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Wine Basics: How Many Glasses of Wine In a Bottle?
McKenzie Hagan |
If you're drinking Usual wine, the answer is 1.25 glass per bottle.
For all other wines, it varies, so read on!
Want to learn what else makes us unique?
Whether you’re planning for a dinner party or simply trying to keep track of your alcohol intake, you may have wondered: How many glasses of wine are in a bottle?
While the answer is simple for certain bottle types, it can be hard to say just how many glasses you’ll get from a bottle of wine due to the array of bottle sizes on the market.
In this article, we give you the answers you’re looking for, as well as guide you through the weird and wonderful world of giant wine bottles.
Standard Wine: How Many Glasses of Wine in a Bottle?
Generally speaking, if you were to order a nice bottle of Pinot Noir from your favorite wine bar, it would come in a standard wine bottle.
Standard wine bottles contain 750 ml of wine. That’s 25 fluid ounces, or 1.31 pints. Within one of these 750 ml bottles, it’s generally accepted that there are five glasses of wine per bottle. This assumes you’re drinking a standard serving size of 5 ounces.
However, to keep it simple, if you and a friend are sharing a standard bottle of wine you will both have two full glasses each, and a little bit extra at the end.
Dessert Wine: How Many Glasses of Wine in a Bottle?
While a bottle of standard red wine would most likely contain five glasses, this is not always true for highly alcoholic wines, such as dessert wines.
Because alcohol content can vary wildly between wine types, sommeliers will often change the standard pour in order to lower a customer's alcohol intake.
For instance, a nice sharp Riesling only contains 8% ABV, so a standard 5-ounce pour is deemed acceptable. However, some full-bodied red wines, such as Shiraz, or fortified wines, such as Port, have up to 20% ABV, so should be served in a much smaller volume.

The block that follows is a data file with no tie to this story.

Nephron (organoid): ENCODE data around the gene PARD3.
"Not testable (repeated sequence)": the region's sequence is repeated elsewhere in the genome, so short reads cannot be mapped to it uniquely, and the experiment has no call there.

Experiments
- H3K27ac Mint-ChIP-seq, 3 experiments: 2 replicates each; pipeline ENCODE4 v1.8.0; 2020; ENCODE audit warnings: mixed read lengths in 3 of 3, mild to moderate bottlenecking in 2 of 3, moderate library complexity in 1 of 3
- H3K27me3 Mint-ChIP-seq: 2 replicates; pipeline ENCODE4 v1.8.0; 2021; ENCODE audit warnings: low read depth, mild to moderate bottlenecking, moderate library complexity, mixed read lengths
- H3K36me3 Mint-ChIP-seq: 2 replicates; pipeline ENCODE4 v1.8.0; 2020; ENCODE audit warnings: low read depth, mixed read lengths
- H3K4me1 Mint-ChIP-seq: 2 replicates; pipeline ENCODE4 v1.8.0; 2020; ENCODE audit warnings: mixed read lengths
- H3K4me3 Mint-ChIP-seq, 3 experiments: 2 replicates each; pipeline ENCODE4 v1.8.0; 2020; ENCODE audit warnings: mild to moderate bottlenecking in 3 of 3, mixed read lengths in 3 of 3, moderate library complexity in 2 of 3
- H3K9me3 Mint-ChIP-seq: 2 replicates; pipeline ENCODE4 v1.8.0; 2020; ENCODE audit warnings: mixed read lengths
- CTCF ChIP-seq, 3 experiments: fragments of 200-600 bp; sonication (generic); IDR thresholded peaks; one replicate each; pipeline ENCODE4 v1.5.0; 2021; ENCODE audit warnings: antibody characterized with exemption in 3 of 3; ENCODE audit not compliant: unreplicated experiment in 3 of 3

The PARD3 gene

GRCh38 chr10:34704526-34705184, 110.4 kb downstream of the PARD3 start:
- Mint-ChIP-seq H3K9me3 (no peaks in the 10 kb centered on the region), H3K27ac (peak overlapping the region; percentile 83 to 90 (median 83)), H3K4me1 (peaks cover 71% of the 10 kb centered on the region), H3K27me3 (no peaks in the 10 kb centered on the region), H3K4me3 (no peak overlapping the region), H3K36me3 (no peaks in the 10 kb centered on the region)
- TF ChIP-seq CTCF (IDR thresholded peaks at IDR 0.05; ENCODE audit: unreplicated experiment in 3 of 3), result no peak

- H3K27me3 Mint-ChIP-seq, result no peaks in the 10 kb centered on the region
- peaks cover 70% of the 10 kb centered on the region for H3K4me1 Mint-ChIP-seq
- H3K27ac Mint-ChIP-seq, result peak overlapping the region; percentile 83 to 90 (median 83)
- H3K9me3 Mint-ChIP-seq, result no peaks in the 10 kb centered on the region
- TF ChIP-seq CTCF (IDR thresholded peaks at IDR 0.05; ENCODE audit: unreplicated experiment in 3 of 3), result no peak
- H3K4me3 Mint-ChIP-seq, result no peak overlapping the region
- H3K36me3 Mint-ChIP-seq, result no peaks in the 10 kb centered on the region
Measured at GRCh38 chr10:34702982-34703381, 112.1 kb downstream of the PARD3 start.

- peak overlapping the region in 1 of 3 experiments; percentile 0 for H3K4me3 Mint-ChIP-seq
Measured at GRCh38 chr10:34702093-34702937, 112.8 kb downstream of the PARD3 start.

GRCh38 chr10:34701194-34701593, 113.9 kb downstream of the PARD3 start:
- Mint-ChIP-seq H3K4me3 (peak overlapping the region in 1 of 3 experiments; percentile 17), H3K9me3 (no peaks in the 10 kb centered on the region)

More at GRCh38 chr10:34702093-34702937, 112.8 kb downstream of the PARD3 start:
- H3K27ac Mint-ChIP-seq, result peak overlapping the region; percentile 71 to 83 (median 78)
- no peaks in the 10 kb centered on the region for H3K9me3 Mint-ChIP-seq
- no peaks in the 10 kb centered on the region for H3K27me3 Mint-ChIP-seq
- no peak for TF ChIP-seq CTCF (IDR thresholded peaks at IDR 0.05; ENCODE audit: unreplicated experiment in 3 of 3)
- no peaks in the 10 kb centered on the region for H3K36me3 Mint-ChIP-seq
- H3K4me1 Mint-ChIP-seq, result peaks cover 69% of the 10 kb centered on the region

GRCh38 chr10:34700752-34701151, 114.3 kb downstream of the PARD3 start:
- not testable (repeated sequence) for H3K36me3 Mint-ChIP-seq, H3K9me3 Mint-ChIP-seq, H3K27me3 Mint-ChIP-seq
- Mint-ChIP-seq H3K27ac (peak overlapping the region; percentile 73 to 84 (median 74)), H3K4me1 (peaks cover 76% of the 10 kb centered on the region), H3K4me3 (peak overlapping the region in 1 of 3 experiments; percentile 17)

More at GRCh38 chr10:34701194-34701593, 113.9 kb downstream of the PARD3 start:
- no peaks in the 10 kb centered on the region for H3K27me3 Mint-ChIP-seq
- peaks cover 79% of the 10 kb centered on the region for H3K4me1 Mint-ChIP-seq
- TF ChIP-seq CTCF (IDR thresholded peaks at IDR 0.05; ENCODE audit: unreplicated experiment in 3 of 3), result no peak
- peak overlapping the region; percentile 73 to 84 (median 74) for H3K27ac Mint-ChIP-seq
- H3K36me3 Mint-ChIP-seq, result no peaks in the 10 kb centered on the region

Dessert wines are often served in smaller bottles than the standard 750 ml. It’s quite common to buy these sweet wines in 375 ml bottles. These bottles are called half or demi bottles.
While you may expect to get half as many glasses of wine in these demi bottles, because dessert wines are served in much smaller glasses with a more delicate pour (about 3 ounces), you actually get around eight glasses of wine per bottle.
Sparkling Wine: How Many Glasses of Wine in a Bottle?
While you can find an array of wine bottle sizes for all sorts of wine, you’ll find the most variation in bottle sizes in sparkling wines, such as Champagne.
Because wine ages better in larger bottles, magnums (double bottles) of very fine sparkling wine are quite common. However, this is merely the tip of the iceberg when it comes to huge bottles of bubbly.
There are 10 sparkling wine bottle sizes, all with pretty delightful names:
Split or Piccolo
These teeny bottles hold just a single serving of wine. You’ll often see these being served at events or in first class on a plane.
A standard bottle of sparkling wine contains about five glasses, the same as your average non-sparkling bottle.
A magnum of sparkling wine is double the size of a standard bottle, so contains 10 glasses of bubbly. You can also get your hands on a double magnum, which (you guessed it) has four times the amount of glasses than standard bottles.